Dismiss Notice
Join Physics Forums Today!
The friendliest, high quality science and math community on the planet! Everyone who loves science is here!

Bernoulli and N-S

  1. Oct 31, 2012 #1
    hi all, i'm little confuse about the relation of these two equation.
    is it right to say that Bernoulli's equation is just a case(incompressible,inviscid,steady) of navier stoke equation?
  2. jcsd
  3. Oct 31, 2012 #2
    No the Bernoulli equation is an equation of energy conservation.

    Navier Stokes is an equation of motion - momentum or forces depending upon format.
  4. Nov 1, 2012 #3


    User Avatar

    The Bernoulli equation can be directly derived from the Navier Stokes relations, so the two are definitely closely related. A number of derivations can be found online, depending on your preferred form of the N-S equations (and whether or not you are comfortable with tensor notation).
  5. Nov 3, 2012 #4

    If you start with the navier-stokes equation and assume steady state (drop ∂/∂t terms), inviscid flow (drop term with μ), and integrate over a streamline with density constant you will arrive at the bernoulli equation.
  6. Nov 3, 2012 #5
    And how do you guys get the navier stokes equations in the first place?
  7. Nov 3, 2012 #6


    User Avatar
    Science Advisor
    Gold Member

    Using Reynolds' transport theorem would be the easiest way to go about it or just a straight integral control volume analysis, which is intimately related to RTT.

    At any rate, to the OP:

    If you start with the Navier-Stokes equations and assume the flow to be inviscid, you get the Euler equation
    [tex]\dfrac{\partial \rho}{\partial t} + \vec{V}\cdot\nabla\vec{V} = -\dfrac{1}{\rho}\nabla p[/tex]

    If you take the streamwise component of this equation, you get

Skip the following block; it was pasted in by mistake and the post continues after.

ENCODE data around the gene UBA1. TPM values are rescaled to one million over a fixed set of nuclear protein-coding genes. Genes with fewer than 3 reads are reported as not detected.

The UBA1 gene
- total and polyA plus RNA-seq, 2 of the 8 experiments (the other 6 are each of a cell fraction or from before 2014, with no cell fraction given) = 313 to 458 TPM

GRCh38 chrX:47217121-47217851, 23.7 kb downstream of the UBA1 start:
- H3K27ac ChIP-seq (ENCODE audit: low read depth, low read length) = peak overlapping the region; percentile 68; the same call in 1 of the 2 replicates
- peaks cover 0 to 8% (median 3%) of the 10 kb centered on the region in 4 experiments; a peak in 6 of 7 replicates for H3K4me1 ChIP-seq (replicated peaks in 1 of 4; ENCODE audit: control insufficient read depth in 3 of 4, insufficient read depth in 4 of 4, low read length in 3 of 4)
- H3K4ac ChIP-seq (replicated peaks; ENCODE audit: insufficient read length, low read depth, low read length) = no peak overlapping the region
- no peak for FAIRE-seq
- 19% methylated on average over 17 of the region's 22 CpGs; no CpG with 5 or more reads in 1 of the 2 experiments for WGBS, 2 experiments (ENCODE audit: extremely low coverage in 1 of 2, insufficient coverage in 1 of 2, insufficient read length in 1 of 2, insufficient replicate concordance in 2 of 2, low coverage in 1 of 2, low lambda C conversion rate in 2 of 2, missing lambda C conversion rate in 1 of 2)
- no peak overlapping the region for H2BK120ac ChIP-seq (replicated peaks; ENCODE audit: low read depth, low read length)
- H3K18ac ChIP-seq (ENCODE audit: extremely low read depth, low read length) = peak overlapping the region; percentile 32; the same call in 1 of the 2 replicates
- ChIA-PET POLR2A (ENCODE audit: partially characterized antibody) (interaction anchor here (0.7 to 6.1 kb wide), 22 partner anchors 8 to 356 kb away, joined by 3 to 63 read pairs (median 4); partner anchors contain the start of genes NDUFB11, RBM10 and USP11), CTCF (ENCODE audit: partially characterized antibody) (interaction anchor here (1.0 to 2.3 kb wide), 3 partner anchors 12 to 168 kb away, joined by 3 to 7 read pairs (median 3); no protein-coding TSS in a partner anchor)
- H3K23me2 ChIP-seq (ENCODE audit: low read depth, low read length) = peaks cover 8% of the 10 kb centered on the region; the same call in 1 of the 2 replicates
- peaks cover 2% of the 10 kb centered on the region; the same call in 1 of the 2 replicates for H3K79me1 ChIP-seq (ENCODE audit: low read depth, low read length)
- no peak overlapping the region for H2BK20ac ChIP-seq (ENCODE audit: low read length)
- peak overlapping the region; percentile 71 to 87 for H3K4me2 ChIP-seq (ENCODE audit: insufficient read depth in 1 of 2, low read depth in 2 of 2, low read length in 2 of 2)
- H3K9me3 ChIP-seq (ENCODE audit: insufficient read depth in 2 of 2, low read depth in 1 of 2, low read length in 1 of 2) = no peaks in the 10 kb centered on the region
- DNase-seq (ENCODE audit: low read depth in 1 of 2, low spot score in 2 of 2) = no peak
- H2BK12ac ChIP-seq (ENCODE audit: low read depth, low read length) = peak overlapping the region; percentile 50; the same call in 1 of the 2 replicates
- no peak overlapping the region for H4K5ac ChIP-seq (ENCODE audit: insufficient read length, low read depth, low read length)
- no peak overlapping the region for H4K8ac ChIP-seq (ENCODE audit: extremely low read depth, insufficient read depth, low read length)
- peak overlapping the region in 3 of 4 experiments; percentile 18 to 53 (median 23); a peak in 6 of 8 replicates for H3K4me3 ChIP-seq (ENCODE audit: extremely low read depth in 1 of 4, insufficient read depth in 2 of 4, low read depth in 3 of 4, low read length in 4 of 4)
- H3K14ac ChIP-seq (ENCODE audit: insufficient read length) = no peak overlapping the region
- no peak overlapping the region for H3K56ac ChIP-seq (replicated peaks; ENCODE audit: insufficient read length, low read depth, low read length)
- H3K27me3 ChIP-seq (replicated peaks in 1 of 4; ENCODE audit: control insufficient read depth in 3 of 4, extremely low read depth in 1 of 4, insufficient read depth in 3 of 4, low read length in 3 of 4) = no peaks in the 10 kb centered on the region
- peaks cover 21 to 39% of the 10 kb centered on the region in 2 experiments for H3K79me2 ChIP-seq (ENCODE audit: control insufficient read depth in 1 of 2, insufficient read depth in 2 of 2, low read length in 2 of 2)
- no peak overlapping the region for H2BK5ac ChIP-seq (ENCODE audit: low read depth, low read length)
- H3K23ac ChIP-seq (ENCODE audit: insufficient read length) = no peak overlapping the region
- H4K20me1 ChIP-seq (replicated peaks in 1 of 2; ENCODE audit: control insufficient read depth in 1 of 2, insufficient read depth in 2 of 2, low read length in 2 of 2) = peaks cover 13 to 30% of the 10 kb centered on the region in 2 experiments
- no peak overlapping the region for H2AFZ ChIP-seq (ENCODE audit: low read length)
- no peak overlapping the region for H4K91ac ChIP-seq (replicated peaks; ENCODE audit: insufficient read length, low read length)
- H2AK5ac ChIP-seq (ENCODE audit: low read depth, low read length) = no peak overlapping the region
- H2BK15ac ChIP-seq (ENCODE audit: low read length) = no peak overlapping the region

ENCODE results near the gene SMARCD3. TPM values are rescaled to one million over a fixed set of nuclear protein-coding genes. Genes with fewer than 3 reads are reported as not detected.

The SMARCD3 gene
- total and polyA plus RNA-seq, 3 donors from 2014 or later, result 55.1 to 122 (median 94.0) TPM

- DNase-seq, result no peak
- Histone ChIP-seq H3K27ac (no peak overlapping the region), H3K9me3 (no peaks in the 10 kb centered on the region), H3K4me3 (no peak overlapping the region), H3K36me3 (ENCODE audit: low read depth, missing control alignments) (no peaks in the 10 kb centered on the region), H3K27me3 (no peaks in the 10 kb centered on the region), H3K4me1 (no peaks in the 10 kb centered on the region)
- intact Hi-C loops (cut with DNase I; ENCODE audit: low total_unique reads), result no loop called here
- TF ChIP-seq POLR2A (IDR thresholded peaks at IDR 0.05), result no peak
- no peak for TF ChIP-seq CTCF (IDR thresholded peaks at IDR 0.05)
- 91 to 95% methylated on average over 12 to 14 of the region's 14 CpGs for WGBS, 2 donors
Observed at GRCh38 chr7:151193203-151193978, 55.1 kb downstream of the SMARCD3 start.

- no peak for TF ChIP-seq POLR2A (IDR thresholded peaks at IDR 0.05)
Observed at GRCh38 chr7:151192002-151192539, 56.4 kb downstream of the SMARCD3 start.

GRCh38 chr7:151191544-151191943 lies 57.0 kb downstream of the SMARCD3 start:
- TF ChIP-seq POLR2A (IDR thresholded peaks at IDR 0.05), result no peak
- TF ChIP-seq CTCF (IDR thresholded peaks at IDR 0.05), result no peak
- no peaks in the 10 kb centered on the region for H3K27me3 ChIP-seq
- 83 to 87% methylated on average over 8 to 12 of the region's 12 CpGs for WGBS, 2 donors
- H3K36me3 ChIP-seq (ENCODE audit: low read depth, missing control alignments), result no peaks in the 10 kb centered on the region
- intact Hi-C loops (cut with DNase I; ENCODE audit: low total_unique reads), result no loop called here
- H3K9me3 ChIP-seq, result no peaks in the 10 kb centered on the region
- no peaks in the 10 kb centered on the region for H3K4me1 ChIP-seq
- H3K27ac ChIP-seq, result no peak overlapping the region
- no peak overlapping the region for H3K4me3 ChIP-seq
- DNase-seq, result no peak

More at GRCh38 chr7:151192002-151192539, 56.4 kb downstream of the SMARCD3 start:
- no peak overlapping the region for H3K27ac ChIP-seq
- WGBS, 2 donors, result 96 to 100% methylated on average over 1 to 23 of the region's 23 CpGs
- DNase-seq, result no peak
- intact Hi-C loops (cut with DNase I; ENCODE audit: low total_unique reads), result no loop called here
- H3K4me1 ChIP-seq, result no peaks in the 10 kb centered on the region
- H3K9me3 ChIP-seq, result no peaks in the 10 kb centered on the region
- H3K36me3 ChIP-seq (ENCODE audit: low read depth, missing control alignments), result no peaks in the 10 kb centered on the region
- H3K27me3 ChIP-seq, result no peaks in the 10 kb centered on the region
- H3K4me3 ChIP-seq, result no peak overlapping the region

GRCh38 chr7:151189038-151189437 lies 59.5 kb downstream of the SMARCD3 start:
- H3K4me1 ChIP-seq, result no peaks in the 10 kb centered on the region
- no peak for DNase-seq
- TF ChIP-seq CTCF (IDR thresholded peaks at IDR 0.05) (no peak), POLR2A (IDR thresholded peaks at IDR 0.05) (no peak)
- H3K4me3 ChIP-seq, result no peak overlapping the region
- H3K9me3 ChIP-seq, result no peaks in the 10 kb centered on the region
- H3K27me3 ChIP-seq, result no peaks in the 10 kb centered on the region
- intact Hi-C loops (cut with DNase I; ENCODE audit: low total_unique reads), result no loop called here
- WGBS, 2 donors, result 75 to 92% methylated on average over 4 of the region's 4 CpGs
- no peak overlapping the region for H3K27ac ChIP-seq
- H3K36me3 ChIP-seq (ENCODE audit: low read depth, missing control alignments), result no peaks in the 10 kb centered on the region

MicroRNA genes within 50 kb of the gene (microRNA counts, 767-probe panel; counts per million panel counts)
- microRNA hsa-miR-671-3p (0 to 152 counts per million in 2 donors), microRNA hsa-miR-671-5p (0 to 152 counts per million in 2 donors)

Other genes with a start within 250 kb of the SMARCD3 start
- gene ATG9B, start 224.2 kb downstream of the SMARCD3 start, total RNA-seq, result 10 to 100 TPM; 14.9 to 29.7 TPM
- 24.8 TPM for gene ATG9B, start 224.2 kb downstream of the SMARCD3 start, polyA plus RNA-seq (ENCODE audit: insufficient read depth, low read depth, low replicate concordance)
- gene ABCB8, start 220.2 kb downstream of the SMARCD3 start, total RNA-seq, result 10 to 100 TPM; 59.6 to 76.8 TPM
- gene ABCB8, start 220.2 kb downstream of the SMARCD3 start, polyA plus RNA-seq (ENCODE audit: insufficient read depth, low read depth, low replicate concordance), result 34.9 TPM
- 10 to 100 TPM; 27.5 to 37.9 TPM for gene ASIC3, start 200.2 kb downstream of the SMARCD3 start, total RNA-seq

[tex]u\dfrac{\partial u}{\partial s} = -\dfrac{1}{\rho}\dfrac{\partial p}{\partial s}[/tex]

    Integrating this along a streamline
    [tex]\int\left(u\dfrac{\partial u}{\partial s} + \dfrac{1}{\rho}\dfrac{\partial p}{\partial s}\right) = 0[/tex]

    [tex]\dfrac{\partial}{\partial s}\int\left(u\;d u + \dfrac{d p}{\rho}\right) = 0[/tex]

    [tex]\dfrac{\partial}{\partial s}\left(\dfrac{u^2}{2} + \int\dfrac{d p}{\rho}\right) = 0[/tex]

    which is a statement of Bernoulli's principle where the integrand is constant over a streamline.
    Last edited: Nov 3, 2012
  8. Nov 29, 2012 #7
    I was solving N-S using SIMPLER algorithm and found that there is term u*dv/dy, where u=viscosity, v=vertical component of velocity, is u=0 for this term, since there won't be stress perpendicular to the surface. Need help
  9. Nov 29, 2012 #8


    User Avatar
    Science Advisor
    Gold Member

    You really ought to start your own thread instead of hijacking one. At any rate, unless you have a good reason for doing so, you can't just call viscosity zero.
  10. Nov 29, 2012 #9
    Thanks man! Below is something that I know about Bernoulli and N-S

    Bernoulli and N-S are special cases of transport Equations. When the flow is steady and inviscid, the 'Energy(enthalpy)-Transport Equation' reduces to Bernoulli, i.e. Total energy is conserved. The Momentum-Transport Equation is called the N-S Equation, it is actually not a special, they are well known as Momentum Equation.
Know someone interested in this topic? Share this thread via Reddit, Google+, Twitter, or Facebook